The introduction of bitcoin has created a brand new asset class, and with it comes some serious questions on how we create money, how we value different assets, what gives it value across space and time, and how we invest the product of our labour. Bitcoiners argue that having a form of money that cannot be diluted and can be stored across space and time is a risk-free rate.
Bitcoins’ proof of work system ensures a cost attached to the creation of coins as competition to secure the network improves and the energy required to do so increases; it provides a forcing function that increases the value of coins. Those of us who hold on to those coins from previous years when the competition was low will pocket a premium.
Proof of work has come under scrutiny for its energy production, and the push towards proof of stake claims itself as a viable competitor. While alternative coin proponents have come up with their own systems to compete with proof of work and to get people to buy into it, they’ve conflated the concept of hodling with staking.
To dispel the notion that proof of work is useless, let’s look at hodling versus staking and see how they stack up, shall we?
What is hodling?
The term ‘HODLing’ comes from a typographical error of the word ‘holding’. HODLing refers to the holding of a particular cryptocurrency for a long time; some even refer to it as “Holding on for Dear Life”. An example of HODLing could be buying bitcoins today with the sole intention of not using them for the next few years.
Investors using the HODLing strategy are unaffected by the fluctuations in the market value of bitcoin. They believe in the long-term appreciation of the currency’s value and consider reselling it at a higher price in the future.
What are the benefits of hodling?
Sitting on your money seems like a foreign action since most of us are used to keeping money with a custodian and getting paid for the risk, be that with savings accounts, ETFs or entrusting funds to purchase other investable assets with your money. However, in a risk-on world, taking risks off the table can provide outsized rewards, and that’s what bitcoin hodling can offer you.
When you hodl bitcoin, it’s not simply about not spending the coins but removing any third-party custody risk involved with that bitcoin. You want to remove it from an exchange or custodial wallet and place it in a non-custodial wallet where you have the sole rights to those private keys.
When only you can sign a transaction to move that bitcoin, you are in full control, and no one can touch your bitcoin if you apply the proper security measures. In addition to that, you have the assurances that bitcoiners worldwide will consistently enforce the 21 million hard cap, so your position in the network will not get diluted.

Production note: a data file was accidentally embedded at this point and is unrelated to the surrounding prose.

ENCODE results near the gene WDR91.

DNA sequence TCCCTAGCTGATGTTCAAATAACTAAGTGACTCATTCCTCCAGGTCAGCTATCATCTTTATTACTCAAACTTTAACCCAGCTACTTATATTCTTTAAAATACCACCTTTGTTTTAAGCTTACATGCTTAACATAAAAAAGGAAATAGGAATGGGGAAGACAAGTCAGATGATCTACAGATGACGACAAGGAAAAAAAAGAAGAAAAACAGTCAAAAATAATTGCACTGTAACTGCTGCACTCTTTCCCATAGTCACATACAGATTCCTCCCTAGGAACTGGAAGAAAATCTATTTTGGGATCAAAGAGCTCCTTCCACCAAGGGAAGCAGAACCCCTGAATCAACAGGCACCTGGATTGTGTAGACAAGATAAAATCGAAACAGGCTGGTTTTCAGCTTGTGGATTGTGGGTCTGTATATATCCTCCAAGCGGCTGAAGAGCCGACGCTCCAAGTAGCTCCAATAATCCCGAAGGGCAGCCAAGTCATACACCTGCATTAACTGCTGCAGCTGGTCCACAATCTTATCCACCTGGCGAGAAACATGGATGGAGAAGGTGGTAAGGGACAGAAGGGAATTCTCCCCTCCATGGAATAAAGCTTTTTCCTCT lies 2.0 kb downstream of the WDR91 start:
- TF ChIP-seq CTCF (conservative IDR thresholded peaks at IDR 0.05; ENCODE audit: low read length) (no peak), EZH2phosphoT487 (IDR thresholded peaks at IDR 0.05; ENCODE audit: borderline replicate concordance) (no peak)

What is staking?
Staking, on the other hand, is when a user takes their cryptocurrency holdings and locks them into a pool, smart contract, or with a validator as capital to secure the network in a proof of stake (PoS) system.
In return for locking up capital, these users will be rewarded with either block rewards from new inflation or, in some cases, fees from the network. The process of staking involves locking up your crypto holdings as collateral for the network resources to compete for and to add the next block to the chain.
In a project that is based on a PoS blockchain network, a stake represents a voting right that is earned after purchasing a minimum amount of coins. The more coins you hold, the more voting rights you are entitled to and can influence network decisions.
Staking is also a way for projects to create artificial scarcity for their coins; when more coins are locked up, especially with forced lock-up periods or taxes involved in unlocking. The idea behind staking is to force a reduction in the float supply and, in theory, should improve the price with fewer tokens available for sale.
What are the pros and cons of staking?
Despite all the talk around staking, the only benefit for the investor is the ability to increase the number of coins you have at the end of each staking period. As someone who stakes coins, you are diverting inflation or transaction fees from the network to your wallet in a bid to increase your position. As you increase the number of coins you have, you can look at ways to sell that additional inflation while keeping your original position intact or sell a larger position in the future for a more significant profit.
The risk of diluting your stack